A formal Letter of invitation and Contract agreement would be sent to you as soon as you honor our Invitation. We are taking care of your travel and Hotel Accommodation expenses including your Speaking Fee. If you will be available for our event, include your speaking fees in your email so it can be included in your CONTRACT AGREEMENT.
Prof. Mark Kennedy
King’s College Campus.
Tel: + 44 702 408 2535"
I am puzzled about the intention of the author of this email. Is it designed as a cruel hoax to smack authors for their egos? Is there some point when one's credit card details would be required? Is it someone's Joe Orton-esque idea of a literary performance piece?
When I was writing True Confections, in an early draft I included a Nigerian hoax email as a plot element. My wise editor, John Glusman, persuaded me to take it out, and I am glad I did. It's all far too "familiar" at this point.
Sunday, March 25, 2012
(*AWP is the annual conference of the Association of Writers and Writing Programs)
1.Denial — "I feel fine here.” “I am an equal among equals."
Denial is usually only a temporary defense. This feeling is generally replaced with heightened awareness of other writers having drinks together, other writers with better publishing deals, and other writers who always get much more attention from NPR.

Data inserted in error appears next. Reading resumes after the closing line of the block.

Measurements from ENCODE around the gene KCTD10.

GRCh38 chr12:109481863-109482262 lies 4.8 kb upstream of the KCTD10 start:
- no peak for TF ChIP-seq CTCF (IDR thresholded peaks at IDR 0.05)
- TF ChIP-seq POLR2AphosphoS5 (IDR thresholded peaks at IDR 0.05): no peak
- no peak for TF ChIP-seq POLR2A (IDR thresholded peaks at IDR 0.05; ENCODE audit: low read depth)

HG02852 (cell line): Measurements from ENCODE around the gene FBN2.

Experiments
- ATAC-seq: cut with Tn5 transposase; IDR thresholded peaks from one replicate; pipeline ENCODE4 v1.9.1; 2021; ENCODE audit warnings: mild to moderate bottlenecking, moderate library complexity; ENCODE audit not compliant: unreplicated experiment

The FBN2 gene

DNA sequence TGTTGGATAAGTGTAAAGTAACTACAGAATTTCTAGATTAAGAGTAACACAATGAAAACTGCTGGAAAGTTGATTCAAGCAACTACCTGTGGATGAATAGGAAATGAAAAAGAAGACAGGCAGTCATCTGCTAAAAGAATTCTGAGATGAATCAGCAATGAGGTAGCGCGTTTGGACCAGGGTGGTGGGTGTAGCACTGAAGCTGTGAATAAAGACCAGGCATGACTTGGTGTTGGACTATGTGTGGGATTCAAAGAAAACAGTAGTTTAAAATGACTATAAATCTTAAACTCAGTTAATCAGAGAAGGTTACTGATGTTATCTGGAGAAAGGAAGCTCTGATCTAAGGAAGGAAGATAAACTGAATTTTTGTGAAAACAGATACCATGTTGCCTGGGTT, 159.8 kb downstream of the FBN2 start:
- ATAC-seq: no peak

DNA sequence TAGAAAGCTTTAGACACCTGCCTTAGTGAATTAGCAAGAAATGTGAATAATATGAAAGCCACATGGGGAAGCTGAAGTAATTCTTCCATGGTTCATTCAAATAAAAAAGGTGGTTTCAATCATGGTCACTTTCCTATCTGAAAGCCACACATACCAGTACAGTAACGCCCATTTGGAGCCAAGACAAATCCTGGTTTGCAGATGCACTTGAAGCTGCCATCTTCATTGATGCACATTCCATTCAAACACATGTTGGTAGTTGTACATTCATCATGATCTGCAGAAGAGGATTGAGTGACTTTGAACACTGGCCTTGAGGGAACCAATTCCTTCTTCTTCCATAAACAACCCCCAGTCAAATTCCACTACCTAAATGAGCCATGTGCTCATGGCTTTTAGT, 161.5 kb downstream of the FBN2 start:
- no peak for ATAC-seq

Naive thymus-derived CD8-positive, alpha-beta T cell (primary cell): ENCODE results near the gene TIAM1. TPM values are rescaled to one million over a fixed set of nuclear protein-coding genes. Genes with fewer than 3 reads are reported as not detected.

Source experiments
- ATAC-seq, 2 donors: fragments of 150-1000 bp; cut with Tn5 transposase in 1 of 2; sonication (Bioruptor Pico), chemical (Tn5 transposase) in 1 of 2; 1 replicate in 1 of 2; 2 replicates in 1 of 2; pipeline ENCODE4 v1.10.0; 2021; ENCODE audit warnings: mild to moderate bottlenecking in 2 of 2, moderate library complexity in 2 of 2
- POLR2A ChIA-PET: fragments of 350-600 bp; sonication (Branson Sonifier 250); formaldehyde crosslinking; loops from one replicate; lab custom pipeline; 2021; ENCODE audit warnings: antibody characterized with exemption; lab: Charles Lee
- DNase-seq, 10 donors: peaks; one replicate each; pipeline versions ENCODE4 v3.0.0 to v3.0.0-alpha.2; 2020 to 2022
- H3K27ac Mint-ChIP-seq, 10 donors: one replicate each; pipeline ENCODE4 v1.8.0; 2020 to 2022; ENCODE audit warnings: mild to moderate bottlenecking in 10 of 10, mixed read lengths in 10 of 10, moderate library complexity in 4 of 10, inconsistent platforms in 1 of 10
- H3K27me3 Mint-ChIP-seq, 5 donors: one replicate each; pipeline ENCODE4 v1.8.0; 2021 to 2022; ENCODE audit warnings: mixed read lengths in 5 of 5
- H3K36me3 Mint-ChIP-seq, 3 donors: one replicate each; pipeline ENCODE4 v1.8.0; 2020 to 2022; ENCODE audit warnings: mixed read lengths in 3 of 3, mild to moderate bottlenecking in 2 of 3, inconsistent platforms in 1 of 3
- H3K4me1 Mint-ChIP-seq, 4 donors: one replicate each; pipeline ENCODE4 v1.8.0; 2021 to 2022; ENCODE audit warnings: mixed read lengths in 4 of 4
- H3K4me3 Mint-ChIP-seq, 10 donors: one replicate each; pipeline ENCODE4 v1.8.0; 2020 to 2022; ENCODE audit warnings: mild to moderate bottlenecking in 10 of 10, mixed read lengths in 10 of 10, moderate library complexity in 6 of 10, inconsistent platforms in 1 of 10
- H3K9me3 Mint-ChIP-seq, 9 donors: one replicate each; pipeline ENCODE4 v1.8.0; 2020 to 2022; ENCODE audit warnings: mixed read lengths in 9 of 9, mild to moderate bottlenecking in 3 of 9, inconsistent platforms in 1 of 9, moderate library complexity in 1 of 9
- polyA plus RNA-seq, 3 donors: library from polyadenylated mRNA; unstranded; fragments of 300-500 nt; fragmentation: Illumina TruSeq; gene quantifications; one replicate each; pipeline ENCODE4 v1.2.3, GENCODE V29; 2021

2.Anger — "Why not me? I’m way better than she is!” “My last book should have had that front page review they gave his mediocre collection!” “Why didn’t they invite me to be on that panel?” "Why didn't anyone invite me to that party?" “Why didn’t they give me that award?” “Why didn’t they choose my piece for that anthology?” “It’s all who you know and logrolling!" “They only nominate gay men!” “They only nominate women of color!”
Once in the second stage, self-pity and rage can cause the writer to contemplate posting counterfeit positive reviews of his own books or toy with creating a sock puppet Twitter account to stalk and snipe at all his writer frenemies.
3.Bargaining — "I'll do anything for a PEN award." "I will spend my entire next advance for a great publicist if I can find a genius who can make it all happen..."
The third stage involves the hope that the individual can somehow postpone or delay the death of the next book. Usually, the negotiation for extended shelf life is made with a higher power in exchange for a reformed lifestyle. Psychologically, the individual is saying, "I understand my books will die, but if I could just do something to buy more time..."
4.Depression — "I'm so marginalized, why bother to do readings or speak on panels anyway?” “I will never go to another conference.”
During the fourth stage, the writer begins to understand all too well the realities of writing, publishing, the academic rat race, and the interlocking sociopolitical structures of the tiny kingdoms that make up the literary world. Because of this, the individual may become silent, refuse visitors and spend much of the time crying and grieving. It is not recommended to attempt to cheer up a writer who is in this stage. It is an important time for grieving that must be processed.
5.Acceptance of the Need for Perpetual Denial — "It's going to be okay." “People will always buy books and even though publishing is changing, I know success lies ahead.” “My next book will be my breakout book, I can feel it!” “I have a perfect idea for a panel for next year’s AWP.”
In this last stage, the writer begins to drink more heavily and/or make more frequent appointments with the therapist.